It’s not a secret that drinking tea is good for our health. Tea has been an essential part of traditional medicine for centuries and is considered a versatile treatment option in many Asian countries.

In fact, the benefits of this magic beverage go beyond feeling better when you’re sick. Drinking tea can help boost and maintain brain health, promote heart health, and might even prevent cancer. 

Lots of scientists have been investigating the possible benefits of the tea, and now experts suggest that drinking tea can actually help you avoid dangerous conditions like cancer, obesity, and dehydration.

Many scientists are also sure that drinking three and more cups of tea per day can be more beneficial than drinking the same amount of regular water since tea is full of antioxidants that possess amazing properties, starting from boosting the immune system to fighting free radicals.

But how does drinking tea affect our teeth? In fact, tea has both negative and positive effects on our dental health. Let’s take a look at four ways tea impacts your teeth that will help you decide whether this drink should be a part of your diet.

1. Tea and Erosion

Some brands of bottled and sweet tea lead to dental erosion since they contain sugars. Drinking these types of teas will bath your teeth in sugar, which actually contributes to erosion and tooth decay. According to the Academy of General Dentistry, canned and bottled iced tea can significantly harm your tooth enamel as well as soften your teeth and raise your risk of dental cavities and even tooth loss. In order to avoid dental issues, choose unsweetened tea or tea with sugar substitutes.

2. Tea and Staining

One of the most common side effects of drinking tea is staining on your teeth. Tea contains a polyphenol called tannin, which actually gives it the dark color. If you have dental cavities and cracks on your teeth, that polyphenol might settle into them leading to discoloration over time.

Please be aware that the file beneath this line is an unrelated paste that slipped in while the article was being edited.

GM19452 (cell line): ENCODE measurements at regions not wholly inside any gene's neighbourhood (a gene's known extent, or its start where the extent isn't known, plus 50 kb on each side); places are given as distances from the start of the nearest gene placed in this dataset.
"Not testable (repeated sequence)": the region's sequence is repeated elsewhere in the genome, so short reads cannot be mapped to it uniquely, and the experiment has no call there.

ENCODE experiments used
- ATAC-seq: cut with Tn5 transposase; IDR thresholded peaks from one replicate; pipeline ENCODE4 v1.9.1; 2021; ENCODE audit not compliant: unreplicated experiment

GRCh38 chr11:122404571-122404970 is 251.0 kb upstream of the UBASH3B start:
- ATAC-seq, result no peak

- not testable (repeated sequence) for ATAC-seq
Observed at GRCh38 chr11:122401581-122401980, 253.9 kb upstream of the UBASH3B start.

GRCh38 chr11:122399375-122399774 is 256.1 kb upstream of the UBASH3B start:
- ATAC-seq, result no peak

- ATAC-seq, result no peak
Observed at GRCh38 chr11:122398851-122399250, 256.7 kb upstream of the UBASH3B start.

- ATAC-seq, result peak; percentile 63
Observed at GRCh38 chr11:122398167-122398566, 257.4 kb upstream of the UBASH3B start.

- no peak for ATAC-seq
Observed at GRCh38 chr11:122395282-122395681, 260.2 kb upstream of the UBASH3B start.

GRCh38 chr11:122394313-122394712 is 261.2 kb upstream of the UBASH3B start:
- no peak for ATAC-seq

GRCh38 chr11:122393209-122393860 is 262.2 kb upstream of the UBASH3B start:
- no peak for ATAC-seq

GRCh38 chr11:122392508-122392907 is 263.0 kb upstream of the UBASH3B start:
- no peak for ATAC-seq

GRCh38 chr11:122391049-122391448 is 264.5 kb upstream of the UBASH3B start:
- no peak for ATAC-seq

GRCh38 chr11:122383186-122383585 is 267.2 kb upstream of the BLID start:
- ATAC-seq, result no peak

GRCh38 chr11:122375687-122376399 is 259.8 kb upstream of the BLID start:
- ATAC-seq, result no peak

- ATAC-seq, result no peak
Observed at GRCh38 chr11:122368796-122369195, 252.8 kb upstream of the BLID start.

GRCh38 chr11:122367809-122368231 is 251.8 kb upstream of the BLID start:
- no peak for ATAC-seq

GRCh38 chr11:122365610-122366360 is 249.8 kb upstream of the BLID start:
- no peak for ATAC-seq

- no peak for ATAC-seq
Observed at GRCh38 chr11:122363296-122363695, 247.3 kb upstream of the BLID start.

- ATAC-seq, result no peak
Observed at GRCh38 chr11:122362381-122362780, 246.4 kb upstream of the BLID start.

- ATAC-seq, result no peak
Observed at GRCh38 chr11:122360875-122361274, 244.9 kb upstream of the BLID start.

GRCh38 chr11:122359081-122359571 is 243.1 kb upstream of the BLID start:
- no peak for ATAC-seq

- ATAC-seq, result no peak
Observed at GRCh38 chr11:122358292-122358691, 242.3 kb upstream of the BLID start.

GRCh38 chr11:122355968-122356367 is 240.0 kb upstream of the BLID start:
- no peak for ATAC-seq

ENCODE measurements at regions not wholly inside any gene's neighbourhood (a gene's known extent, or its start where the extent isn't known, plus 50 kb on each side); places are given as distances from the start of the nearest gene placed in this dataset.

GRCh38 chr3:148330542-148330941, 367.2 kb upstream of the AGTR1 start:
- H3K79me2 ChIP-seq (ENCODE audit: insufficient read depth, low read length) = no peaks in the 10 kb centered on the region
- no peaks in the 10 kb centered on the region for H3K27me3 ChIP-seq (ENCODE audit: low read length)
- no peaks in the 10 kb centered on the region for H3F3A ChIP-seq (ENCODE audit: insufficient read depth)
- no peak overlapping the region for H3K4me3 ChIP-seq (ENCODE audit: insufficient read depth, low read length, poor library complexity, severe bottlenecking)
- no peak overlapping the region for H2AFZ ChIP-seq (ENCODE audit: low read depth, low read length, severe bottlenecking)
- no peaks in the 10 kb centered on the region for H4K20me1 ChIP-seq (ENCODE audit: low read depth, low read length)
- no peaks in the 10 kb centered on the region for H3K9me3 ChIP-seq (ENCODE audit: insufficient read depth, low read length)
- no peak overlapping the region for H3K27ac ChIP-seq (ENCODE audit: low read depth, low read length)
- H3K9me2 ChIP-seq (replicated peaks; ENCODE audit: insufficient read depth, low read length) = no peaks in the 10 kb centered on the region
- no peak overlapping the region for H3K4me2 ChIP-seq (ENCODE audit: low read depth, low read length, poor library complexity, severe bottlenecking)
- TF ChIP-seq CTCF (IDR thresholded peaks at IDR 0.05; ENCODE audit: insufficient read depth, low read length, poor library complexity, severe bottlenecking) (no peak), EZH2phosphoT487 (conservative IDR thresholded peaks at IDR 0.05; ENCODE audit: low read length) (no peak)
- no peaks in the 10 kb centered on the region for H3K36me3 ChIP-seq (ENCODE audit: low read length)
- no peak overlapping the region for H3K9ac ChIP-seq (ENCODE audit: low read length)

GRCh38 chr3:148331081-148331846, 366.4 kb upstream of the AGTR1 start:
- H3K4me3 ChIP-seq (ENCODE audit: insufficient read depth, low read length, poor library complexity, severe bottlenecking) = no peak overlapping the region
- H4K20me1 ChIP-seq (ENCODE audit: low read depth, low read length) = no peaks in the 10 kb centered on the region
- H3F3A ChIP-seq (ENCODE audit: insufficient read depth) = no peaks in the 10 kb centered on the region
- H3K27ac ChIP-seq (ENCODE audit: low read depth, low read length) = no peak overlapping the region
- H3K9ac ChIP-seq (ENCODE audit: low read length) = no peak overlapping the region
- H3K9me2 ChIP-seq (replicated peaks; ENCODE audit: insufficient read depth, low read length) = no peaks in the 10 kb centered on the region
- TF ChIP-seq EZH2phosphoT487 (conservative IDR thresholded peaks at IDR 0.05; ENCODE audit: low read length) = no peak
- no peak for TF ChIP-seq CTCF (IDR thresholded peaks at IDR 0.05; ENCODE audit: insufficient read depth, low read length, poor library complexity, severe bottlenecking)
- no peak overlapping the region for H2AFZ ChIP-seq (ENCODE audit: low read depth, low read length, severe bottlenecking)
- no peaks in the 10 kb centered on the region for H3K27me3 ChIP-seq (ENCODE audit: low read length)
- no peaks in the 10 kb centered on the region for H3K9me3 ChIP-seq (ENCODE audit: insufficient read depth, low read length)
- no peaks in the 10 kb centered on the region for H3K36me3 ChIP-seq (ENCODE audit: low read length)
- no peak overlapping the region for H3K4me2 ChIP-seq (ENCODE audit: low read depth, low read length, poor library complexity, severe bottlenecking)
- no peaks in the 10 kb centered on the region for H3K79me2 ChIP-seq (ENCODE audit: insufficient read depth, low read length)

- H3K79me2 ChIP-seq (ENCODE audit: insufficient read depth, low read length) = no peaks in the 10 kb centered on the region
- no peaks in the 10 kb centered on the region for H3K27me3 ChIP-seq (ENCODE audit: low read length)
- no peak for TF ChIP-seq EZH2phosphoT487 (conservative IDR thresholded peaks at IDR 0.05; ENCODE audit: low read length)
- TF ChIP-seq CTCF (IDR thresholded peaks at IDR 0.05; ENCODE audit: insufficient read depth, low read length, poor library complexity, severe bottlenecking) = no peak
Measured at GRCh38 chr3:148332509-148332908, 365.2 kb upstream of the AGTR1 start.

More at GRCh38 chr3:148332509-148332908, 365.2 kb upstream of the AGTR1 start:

In order to avoid staining, it’s wise to drink tea using a straw and rinse the mouth with water after drinking tea. These tips will help you limit the possibility of staining. Your family dentist can also remove the stains through bleaching or teeth whitening procedures.

3. Tea and Antioxidants

While tea can cause harmless but ugly spots on teeth, it’s packed with antioxidants. They are crucial for our health since they are free radical scavengers. In fact, free radicals are molecules that naturally occur in your body but the excess of these molecules (oxidative stress) can affect any system and organ in your body as well as lead to any type of cancer. 

It’s not a secret that oxidative stress can be caused by lots of things like smoking, unhealthy diet, alcohol consumption, and even air pollution. So, it’s important to get enough antioxidants. Plus, antioxidants are beneficial for your oral health since they can help prevent tooth decay and other oral diseases including oral cancer.  

Now scientists have focused on two interrelated mechanisms by which saliva and its components, including antioxidants, maintain oral health. One mechanism is pathogen control and another is host tissue response management. Pathogen control is the reduction of bacteria and other harmful microorganisms. If saliva contains enough natural components that are anti-microbial like antioxidants, attacking pathogens that cause dental activities and gum infections, your teeth and gums will remain strong and healthy.

4. Tea and Inflammation

As was mentioned above, tea contains antioxidants that are good for your dental health. Antioxidants in tea are called polyphenols and they are able to protect your gums and prevent gingivitis and gum disease. Maybe, it’s time to drink a cup of tea? 

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